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Saturday, March 7, 2009

Airpower in Darfur

The Thursday edition of The Washington Post has an opinion piece by former Air Force Chief of Staff, General Merrill (Tony) McPeak, and Kurt Bassuener, of the Democratization Policy Council.  Titled "Grounding Sudan's Killers," it talks to the failure of talk to solve the problem in Darfur.

There is no doubt that the crisis in Darfur is a problem.  There is some doubt about the scope of the problem.  Agreed is that some 2.5 million people have been displaced by attacks from Sudanese Forces and their Janjaweed militia allies.  The US says what is going on is a Genocide. Some groups estimate a quarter to a half million dead.  On the other hand, the UN says less that 10,000 killed between 2004 and 2007.  You can believe the Bush Administration's assertion of genocide (The Obama Administration hasn't yet spoken out in a loud voice on this), civilian groups or the United Nations.  There is no doubt, however that rape is being used to intimidate and perhaps reduce the population.

The authors are correct in noting that Sudan uses its somewhat limited airpower resources to great effect in policing the Sudan.  They are also correct in saying that if NATO, to include France, were to step up, this could be stopped quickly.  The reason France is important is that they operate a suitable airfield at Abéché, in eastern Chad.  The airfield looks to have a NATO Standard runway, but the latest report in Wikipedia suggests daylight to dusk operations.  Some upgrading will be required. The reason the US needs to be part of this NATO operation is to provide air refueling and "command and control" resources, as the article points out.

Very doable.  I think I said so in a letter to Commonweal three or four years ago.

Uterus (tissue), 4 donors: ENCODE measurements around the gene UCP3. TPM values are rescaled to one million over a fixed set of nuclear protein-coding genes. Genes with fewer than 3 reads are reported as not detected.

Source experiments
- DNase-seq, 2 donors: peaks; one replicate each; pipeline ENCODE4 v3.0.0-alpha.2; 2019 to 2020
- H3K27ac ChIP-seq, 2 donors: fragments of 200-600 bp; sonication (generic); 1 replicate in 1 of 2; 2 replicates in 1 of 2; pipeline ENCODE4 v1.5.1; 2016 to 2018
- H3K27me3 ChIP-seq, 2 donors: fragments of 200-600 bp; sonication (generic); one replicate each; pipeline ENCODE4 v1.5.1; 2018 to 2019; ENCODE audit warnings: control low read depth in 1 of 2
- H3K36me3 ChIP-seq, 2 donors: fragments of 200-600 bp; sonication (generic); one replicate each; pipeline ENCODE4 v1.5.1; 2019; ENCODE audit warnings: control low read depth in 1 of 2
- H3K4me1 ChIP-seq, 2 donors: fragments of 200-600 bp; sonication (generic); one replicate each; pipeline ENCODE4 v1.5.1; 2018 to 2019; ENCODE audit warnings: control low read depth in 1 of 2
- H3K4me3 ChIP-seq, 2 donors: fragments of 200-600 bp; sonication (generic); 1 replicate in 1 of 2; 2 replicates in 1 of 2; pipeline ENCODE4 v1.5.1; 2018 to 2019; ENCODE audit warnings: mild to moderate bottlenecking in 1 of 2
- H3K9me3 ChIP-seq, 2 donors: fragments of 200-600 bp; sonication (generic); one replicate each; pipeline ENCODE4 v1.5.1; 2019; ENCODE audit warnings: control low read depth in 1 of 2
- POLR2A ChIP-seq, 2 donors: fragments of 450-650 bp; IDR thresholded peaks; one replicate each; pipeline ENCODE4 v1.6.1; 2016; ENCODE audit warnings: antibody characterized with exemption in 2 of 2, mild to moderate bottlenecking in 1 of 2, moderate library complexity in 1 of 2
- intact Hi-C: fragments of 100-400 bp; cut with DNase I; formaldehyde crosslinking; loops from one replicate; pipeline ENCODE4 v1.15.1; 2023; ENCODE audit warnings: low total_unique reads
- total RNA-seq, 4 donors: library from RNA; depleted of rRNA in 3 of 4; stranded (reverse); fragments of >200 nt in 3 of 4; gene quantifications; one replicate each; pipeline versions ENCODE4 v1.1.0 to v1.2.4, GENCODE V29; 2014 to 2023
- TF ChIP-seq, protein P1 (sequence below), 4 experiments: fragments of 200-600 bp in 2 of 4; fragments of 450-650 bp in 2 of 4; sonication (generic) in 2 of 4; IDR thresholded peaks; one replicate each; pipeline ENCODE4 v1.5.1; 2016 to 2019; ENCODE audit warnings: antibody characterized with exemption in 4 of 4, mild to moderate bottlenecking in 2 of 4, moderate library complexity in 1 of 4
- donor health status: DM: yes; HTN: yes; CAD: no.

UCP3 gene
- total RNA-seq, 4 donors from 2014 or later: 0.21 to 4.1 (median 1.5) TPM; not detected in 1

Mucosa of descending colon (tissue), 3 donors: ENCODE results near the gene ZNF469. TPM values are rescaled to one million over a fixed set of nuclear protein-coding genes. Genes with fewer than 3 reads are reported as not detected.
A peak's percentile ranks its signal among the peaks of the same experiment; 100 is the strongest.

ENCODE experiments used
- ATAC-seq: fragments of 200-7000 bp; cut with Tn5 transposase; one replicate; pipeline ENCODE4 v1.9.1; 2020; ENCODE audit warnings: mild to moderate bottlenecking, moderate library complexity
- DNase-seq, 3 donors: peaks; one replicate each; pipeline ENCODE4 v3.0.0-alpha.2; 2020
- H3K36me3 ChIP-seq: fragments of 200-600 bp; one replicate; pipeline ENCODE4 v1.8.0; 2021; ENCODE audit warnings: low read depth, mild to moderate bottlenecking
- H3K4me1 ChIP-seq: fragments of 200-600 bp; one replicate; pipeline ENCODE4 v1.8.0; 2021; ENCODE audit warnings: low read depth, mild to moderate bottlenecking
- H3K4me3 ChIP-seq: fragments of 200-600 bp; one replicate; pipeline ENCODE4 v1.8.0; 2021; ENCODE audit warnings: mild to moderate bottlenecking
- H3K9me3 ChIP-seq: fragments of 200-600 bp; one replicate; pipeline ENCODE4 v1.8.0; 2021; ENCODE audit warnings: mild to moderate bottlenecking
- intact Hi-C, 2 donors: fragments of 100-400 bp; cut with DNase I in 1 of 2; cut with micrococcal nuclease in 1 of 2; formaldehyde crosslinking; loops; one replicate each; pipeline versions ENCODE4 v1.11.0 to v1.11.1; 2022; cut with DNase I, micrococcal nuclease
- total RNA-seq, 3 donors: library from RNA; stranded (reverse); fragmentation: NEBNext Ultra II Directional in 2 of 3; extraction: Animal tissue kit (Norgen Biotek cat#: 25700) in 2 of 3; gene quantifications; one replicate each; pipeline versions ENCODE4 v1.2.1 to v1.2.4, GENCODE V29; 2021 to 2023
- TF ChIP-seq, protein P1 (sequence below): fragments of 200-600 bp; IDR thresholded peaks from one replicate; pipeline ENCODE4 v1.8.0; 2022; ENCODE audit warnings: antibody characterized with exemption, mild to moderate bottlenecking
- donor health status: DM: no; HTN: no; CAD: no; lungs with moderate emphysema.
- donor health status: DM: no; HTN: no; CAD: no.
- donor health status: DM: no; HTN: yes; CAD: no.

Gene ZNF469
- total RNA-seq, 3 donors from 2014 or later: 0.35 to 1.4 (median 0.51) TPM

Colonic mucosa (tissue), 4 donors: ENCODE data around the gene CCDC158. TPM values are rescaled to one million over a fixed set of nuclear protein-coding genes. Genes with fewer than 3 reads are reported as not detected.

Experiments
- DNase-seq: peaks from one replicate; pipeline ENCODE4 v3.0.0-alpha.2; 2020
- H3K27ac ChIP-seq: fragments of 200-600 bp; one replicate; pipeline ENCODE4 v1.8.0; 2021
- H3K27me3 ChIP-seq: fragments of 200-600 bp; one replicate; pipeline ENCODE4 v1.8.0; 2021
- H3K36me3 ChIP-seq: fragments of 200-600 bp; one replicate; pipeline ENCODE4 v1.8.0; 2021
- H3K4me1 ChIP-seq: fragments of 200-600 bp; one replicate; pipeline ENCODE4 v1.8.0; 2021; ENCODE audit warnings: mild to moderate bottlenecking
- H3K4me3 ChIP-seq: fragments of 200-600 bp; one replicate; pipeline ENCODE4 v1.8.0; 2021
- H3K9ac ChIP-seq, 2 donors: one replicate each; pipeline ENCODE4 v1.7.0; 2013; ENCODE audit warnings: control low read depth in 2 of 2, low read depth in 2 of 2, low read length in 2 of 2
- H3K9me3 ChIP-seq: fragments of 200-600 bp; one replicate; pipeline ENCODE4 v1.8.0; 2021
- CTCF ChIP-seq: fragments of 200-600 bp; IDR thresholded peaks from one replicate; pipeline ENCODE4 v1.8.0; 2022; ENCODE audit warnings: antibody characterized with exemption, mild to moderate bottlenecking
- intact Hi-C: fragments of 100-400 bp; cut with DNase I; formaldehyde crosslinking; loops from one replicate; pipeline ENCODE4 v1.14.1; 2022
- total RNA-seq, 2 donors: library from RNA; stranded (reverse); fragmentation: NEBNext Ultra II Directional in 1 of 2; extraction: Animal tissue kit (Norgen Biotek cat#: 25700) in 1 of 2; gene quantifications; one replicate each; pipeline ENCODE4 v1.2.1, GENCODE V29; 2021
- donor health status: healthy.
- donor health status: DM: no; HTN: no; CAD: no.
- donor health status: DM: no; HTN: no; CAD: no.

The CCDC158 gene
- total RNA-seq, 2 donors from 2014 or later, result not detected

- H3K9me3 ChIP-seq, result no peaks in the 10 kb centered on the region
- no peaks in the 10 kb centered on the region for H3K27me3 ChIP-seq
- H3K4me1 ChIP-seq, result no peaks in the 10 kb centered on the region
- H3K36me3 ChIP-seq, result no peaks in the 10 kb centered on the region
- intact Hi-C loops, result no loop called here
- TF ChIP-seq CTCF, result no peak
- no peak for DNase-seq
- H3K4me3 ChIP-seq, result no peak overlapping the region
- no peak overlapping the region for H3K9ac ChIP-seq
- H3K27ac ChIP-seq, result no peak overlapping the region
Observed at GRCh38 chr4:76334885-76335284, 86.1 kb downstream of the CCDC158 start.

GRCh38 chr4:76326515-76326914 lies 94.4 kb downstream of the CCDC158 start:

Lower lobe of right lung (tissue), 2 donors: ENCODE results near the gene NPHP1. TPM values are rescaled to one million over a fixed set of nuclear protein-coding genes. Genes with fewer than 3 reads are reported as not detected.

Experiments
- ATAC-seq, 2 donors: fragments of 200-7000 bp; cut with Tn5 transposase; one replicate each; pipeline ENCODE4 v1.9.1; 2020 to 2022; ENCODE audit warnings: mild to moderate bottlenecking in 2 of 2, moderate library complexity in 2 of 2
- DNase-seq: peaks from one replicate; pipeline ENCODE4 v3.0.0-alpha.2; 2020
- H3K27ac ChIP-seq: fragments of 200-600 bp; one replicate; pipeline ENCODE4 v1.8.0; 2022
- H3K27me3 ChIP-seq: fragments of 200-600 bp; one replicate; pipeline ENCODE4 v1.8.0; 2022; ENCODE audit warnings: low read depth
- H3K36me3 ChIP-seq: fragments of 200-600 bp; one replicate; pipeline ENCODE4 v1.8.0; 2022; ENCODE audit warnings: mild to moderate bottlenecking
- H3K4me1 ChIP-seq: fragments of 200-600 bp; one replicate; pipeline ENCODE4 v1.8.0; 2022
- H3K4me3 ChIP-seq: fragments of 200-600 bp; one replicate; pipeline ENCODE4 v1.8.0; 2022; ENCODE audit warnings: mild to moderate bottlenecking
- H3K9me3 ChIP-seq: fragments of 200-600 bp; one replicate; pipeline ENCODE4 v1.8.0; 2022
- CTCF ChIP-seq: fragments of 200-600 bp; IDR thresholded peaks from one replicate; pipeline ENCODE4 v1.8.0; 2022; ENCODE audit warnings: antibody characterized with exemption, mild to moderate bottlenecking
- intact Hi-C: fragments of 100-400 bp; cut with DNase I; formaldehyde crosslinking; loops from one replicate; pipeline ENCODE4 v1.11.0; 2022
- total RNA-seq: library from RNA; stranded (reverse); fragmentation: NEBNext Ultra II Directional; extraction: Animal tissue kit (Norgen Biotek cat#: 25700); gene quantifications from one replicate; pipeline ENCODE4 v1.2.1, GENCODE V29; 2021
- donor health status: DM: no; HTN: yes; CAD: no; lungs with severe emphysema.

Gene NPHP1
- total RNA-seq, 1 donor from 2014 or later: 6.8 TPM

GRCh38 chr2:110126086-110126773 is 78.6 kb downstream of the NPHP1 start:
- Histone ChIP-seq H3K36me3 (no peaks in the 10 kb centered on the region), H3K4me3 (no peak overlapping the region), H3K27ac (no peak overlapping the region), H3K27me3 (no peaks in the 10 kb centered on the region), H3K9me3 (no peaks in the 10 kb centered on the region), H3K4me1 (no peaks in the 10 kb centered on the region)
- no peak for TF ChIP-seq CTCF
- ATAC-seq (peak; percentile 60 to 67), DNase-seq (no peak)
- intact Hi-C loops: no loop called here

The trick is, then what?  What are the "branches and sequels," as the Army likes to say.  Branches are what you do if this or that goes awry.  Sequels are what you do next, if things go according to plan.  (A more thorough discussion can be found on page 6-9 of this older document.)

So, what kinds of things could go wrong and require Branches and Sequels?  (Remember, President Bashir is not locked into some fixed next move--he is a living, breathing, thinking, cunning leader of the 33nd largest nation in the world, on the 10th largest piece of real estate.)
  • They could try to shoot down our air intervention aircraft--Probably not a big problem.
  • They could mount an overland campaign, aiming at killing a lot of people in Darfur--We would have to escalate our efforts, including major backing to the U.N.-African Union "hybrid force." (Mission Creep)
  • They could take hostages in their bigger cities, probably Westerners, since China is an friend--Back we go to 1979.  We would have to consider either folding our hand or rescuing the hostages or just taking out President Bashir.  (Major Mission Change.  Question.  If we physically remove President Bashir do we "own" the Sudan?)
  • Some other option that appeals to President Bashir.
I think that Secretary of State Hillary Clinton should seriously consider this and if she likes it, recommend it to President Obama.  But, it needs to be presented with all its wrinkles and warts.  This is not necessarily a "piece of cake."

Regards  --  Cliff

1 comment:

C R Krieger said...

A friend of mine EMailed

"Africa is watching.  We either can lead or shut up."

Regards  --  Cliff